## LSU Historical Dissertations and Theses

1988

Dissertation

#### Degree Name

Doctor of Philosophy (PhD)

K. Brooks Reid

#### Abstract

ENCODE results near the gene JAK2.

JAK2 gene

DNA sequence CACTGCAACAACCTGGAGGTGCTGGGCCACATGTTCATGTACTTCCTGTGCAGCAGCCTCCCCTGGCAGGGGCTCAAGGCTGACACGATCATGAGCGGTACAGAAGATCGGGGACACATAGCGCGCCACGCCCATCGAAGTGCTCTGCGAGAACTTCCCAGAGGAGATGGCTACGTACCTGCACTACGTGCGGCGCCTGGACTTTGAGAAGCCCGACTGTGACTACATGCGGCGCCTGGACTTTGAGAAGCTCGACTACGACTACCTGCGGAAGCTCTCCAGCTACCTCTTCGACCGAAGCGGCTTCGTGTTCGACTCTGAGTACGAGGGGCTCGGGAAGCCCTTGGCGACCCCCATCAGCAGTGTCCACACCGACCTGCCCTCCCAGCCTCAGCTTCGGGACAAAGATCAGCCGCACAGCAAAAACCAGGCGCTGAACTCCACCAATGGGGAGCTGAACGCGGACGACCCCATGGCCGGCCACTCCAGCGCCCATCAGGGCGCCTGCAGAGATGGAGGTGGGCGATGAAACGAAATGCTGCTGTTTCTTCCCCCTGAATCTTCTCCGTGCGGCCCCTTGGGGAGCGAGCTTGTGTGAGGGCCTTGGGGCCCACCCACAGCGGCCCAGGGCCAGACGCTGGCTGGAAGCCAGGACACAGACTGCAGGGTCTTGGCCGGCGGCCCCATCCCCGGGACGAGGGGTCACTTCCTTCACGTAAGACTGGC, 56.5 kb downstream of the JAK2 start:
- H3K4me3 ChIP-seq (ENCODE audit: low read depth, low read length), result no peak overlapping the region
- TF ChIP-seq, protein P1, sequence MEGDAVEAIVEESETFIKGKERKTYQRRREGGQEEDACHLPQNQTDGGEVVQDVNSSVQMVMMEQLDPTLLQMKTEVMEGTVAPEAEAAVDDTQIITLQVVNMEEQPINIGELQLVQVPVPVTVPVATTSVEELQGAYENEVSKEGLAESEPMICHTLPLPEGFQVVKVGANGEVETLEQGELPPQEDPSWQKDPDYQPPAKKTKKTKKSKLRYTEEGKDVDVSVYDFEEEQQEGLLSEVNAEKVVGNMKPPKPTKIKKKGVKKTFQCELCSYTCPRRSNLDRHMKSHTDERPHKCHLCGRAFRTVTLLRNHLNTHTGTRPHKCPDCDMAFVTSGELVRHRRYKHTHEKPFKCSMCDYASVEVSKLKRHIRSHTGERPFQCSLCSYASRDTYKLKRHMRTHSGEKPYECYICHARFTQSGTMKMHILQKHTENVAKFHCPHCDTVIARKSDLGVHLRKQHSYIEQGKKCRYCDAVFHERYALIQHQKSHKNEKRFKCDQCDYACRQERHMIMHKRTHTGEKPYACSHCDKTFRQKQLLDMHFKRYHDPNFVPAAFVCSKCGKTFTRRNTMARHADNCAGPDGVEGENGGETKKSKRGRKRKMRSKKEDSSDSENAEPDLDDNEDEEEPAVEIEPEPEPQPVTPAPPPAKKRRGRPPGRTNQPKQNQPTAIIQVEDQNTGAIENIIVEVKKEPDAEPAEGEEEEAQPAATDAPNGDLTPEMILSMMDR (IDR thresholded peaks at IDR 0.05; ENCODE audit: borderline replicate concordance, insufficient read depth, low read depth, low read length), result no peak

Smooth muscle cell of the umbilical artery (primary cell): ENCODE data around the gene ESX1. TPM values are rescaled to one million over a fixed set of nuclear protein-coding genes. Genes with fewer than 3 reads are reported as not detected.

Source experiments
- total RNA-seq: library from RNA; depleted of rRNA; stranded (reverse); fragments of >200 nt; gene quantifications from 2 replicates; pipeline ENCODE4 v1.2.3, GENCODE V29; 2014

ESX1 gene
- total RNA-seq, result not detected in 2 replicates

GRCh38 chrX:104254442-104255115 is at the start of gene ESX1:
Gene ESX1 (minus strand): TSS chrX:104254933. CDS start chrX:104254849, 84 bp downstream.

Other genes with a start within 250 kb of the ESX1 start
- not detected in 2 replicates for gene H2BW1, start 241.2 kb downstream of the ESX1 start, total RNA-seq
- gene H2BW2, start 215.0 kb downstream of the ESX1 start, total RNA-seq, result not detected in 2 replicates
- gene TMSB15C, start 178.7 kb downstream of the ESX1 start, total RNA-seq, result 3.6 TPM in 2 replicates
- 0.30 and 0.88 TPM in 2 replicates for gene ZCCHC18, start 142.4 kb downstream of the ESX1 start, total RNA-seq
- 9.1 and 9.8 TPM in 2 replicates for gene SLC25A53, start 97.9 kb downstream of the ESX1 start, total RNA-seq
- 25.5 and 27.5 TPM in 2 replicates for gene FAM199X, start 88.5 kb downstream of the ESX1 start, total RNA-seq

The interconnection network is a critical component in massively parallel architectures and in large communication networks. An important criterion in evaluating such networks is their transmission delay, which is determined to a large extent by the diameter of the underlying graph. The loop network is popular due to its simplicity, symmetry and expandability. By adding chords to the loop, the diameter and reliability are improved. In this work we deal with the problem of minimizing the diameter of double loop networks, which model various communication networks and also the Illiac type Mesh Connected Computer. A double loop network, (also known as circulant) G(n,h), consists of a loop of n vertices where each vertex i is also joined by chords to the vertices i $\pm$ h mod n. D$\sbsp{\rm n}{*}$, the minimal diameter of G(n,h), is bounded below by k if n $\in$ R(k) = $\{$2k$\sp2$ - 2k + 2,...,2k$\sp2$ + 2k + 1$\}$. An integer n, a hop h and a network G(n,h) are called optimal (suboptimal) if Diam G(n,h) = D$\sbsp{\rm n}{*}$ = k (k + 1). We determine new infinite families of optimal values of n, which considerably improve previously known results. These families are of several different types and cover more than 94% of all values of n up to $\sim$8,000,000. We conjecture that all values of n are either optimal or suboptimal. Our analysis leads to the construction of an algorithm that detects optimal and suboptimal values of n. When run on a SUN workstation, it confirmed our conjecture within $\sim$60 minutes, for all values of n up to $\sim$8,000,000. Optimal (suboptimal) hops, corresponding to optimal (suboptimal) values of n, are provided by a simple construction.

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